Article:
ll of this would not be quite so irritating if it were not for the almost stygian-like repetition so prevalent in most of this new music. I have come to believe that much of this blare is composed while the "artist" is in a state of catalepsy; indeed, this goes for the live performances as well. The artists appear to fixate on a simple grouping of notes or a phrase and then proceed to run them over and over as if in a primeval trance. And if Gods do not answer, it is surely not from a lack of volume.
At a casual glance, one comes away with the distinct feeling that Man has turned away from intelligence and beauty to admire monotony and ugliness. Have we grown to cherish unpleasant sound? Have we gathered our better sense, judgment, and taste and deposited it in the out box labeled destination unknown? Ugliness and discordance can give immense satisfaction to the recipient, as well as the originator, but if not thought of in the proper context (arguably, on an instant gratification scale),we then lose scope of the meaning of real quality in the long-term view.
his commentary is starting to approach dissertation length on a subject that merits no further criticism; it could probably use a healthy defense. Of course, I Have most certainly neglected the positive side of this topic, mainly because it is far more amusing or entertaining to do so. Of a more problematic nature is the very fact that I have not addressed the main theme of this declamation, which happens to be nouvelle cuisine.
at once thought the French unable to deliver a truly offensive concept when it came to victuals, a subject in which they have always had a firm grasp despite their race. But what of a meal that appears as if it were concocted to elicit the need for heavy drink? And I am not referring to the rich accompaniment of a fine wine or robust stout in this instance, I am specifically referring to any brand of beverage, either grain or otherwise, that has the capability to render the concept of reason meaningless. Because if reason prevailed, one would have to give serious rise to laying the groundwork for submerging the responsible Culinary gentlemen into a cask of béchamel and soaked until sense returns home.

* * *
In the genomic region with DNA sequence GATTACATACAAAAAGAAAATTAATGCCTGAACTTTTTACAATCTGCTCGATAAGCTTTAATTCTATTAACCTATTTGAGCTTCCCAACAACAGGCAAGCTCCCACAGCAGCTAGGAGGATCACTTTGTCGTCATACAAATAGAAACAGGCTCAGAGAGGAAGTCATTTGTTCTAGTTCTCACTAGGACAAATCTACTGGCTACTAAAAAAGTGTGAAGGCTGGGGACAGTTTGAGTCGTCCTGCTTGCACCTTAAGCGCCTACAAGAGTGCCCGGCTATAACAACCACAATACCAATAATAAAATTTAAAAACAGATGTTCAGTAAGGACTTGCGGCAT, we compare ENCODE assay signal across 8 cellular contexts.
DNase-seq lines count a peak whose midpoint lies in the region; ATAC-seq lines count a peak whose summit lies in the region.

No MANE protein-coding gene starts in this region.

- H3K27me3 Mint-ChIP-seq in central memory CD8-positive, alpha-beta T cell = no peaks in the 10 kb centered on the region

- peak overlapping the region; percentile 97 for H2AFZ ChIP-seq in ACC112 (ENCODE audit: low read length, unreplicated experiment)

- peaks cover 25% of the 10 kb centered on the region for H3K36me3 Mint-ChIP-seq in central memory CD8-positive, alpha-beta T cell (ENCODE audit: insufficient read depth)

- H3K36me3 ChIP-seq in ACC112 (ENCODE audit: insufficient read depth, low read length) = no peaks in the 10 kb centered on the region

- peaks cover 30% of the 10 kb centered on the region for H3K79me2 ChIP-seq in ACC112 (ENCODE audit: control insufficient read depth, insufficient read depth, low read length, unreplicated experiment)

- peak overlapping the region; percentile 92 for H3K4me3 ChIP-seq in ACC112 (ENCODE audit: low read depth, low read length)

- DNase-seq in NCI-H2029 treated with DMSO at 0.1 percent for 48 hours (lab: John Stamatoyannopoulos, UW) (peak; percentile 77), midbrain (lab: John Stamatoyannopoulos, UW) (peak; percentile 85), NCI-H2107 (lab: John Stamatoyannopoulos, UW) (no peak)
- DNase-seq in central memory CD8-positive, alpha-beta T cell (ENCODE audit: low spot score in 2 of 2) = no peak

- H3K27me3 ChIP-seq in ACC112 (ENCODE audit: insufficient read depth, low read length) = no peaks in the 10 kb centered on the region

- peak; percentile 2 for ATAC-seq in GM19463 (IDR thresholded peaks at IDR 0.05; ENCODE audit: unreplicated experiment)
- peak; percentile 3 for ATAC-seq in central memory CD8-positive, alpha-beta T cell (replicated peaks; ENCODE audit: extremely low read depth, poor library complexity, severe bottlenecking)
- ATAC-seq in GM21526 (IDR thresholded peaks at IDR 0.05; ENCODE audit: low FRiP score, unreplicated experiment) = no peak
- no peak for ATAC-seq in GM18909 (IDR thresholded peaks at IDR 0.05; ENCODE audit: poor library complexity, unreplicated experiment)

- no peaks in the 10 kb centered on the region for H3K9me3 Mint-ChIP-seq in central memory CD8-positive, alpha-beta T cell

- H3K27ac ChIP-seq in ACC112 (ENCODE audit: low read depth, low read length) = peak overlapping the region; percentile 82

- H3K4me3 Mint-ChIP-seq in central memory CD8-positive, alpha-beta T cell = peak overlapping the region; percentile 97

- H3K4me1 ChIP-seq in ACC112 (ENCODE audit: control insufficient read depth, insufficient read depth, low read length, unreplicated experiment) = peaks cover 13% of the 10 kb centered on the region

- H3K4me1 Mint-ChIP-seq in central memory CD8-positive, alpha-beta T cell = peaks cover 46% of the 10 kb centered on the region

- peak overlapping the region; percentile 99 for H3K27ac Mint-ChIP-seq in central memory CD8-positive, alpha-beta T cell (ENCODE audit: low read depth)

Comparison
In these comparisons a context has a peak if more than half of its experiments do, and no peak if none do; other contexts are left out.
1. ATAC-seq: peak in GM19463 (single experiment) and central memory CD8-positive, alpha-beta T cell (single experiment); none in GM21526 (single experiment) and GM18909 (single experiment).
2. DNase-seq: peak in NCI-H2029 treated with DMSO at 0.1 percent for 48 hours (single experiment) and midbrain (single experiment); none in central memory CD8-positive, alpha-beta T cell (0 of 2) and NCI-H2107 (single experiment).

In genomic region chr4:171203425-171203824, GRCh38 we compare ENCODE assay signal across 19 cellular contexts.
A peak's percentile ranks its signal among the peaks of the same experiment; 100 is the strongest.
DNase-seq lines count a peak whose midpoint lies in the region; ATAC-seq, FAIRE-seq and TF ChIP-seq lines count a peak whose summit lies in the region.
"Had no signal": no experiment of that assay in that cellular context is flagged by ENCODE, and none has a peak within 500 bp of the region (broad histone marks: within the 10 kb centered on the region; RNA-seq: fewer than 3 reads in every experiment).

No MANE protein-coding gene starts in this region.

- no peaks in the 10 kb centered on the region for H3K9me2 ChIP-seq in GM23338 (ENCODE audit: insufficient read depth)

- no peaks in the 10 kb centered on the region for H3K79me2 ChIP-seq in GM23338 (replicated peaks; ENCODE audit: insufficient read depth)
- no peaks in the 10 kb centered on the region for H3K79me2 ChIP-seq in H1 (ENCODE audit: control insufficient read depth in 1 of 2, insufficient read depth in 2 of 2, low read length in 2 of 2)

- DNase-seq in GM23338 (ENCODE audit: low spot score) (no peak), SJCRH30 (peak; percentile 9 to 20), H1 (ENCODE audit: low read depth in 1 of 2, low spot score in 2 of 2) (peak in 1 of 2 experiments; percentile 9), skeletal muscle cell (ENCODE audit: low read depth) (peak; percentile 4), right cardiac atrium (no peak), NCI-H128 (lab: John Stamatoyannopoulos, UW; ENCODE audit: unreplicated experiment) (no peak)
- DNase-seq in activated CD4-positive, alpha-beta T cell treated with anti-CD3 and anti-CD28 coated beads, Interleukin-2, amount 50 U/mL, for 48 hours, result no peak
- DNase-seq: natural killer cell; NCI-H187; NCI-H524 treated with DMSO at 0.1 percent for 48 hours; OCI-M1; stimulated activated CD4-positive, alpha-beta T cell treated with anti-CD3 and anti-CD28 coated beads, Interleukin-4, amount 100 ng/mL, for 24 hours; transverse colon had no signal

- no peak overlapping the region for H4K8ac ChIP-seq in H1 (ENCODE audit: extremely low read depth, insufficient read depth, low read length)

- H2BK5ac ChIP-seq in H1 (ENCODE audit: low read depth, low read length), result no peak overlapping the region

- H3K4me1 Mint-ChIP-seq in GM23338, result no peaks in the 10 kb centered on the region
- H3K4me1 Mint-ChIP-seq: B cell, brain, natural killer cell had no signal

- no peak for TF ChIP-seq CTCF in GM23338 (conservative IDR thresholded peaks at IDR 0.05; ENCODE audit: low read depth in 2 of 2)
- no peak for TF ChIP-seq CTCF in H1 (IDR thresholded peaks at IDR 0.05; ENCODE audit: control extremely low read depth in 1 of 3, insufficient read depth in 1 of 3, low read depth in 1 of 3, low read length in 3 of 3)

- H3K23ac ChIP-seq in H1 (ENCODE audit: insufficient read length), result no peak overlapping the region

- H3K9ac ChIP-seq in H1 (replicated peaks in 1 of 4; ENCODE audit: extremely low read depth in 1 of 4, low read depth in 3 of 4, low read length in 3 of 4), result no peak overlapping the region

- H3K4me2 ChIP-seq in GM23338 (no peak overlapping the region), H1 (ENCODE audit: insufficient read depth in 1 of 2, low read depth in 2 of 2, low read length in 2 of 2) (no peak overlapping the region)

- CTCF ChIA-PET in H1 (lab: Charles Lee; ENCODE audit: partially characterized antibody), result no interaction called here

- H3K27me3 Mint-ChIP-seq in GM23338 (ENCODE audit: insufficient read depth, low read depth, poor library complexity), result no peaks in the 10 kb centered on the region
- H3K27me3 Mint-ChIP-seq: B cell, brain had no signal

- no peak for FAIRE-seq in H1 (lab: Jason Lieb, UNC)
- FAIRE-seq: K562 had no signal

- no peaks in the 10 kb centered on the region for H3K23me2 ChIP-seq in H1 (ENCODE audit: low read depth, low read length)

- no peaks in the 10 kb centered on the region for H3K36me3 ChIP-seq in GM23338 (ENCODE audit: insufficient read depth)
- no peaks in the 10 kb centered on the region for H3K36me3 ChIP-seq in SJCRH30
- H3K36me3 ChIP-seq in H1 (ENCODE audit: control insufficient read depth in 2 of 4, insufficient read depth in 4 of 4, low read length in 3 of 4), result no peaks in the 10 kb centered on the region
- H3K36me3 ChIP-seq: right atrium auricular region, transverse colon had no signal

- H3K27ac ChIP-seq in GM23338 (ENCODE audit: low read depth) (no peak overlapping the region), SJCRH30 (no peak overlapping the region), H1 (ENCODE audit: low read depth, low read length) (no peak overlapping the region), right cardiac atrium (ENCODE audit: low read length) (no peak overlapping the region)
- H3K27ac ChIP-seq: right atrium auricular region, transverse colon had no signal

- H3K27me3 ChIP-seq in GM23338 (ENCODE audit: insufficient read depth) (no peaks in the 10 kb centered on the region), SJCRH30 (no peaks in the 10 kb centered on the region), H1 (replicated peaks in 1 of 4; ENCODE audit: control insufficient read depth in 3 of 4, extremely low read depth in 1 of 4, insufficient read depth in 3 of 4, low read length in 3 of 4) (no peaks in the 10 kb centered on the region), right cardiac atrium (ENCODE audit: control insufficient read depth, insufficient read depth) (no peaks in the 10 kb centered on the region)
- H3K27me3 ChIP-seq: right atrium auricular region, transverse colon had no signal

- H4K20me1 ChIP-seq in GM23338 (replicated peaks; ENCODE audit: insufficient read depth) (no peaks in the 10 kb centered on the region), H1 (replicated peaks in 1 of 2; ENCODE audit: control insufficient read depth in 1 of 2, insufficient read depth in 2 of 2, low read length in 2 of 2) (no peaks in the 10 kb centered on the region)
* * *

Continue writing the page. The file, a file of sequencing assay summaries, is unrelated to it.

r. Albini also appears to have an extreme dislike for this "silly cul-de-sac of bad taste" he labels nouvelle cuisine, a fact I find difficult to believe considering his contributions of various recipes listed elsewhere in the pamphlet. After scanning Mr. Albini's suggestions for "gourmet" fare, most notably the Alternative to Whitey Sandwich and Ketchup Soup, I have come to the conclusion that he should be fed a steady diet of Prozac with a side order of Dilantin just to keep him honest.
To better understand the animal I am dealing with, I have spent the better part of an evening trying to arrive at the proper derivation of Mr. Albini's last name and I have given up to base conjecture. Any name with three vowels, three consonants, and three syllables gives me extreme pause, especially when the last letter is "i", reason alone to consider overseas shipment.
On the other hand, I believe in overseas shipment of roughly 7/10ths of all eateries located in these United States. Americans have somehow managed to remove most, if not all, taste from whatever they cook, grill, boil, sear, or fry. This quality pertains to most ethnic foods as well, for it seems that the longer any ethnic culture is established within these shores, the faster their cuisine turns into homogenous gruel. Perfectly fine vegetables and meats are somehow prepared in just such a way as to render them unrecognizable. Americans also have an unexplainable fondness for foods fried until the batter has conquered any of the original essence. It is more than likely that on a plate of fresh fried seafood, potatoes, and vegetables, the American will apply his sauce de rigor, namely ketchup, so the victuals are practically buried under a sugary, reddish glaze. There is little hope.
I have gone on quite long enough. Butter or no butter, Mr. Albini must come to his senses before his World begins to crumble around him. My advice to those of female gender in close contact with Mr. Albini: Seek protein elsewhere.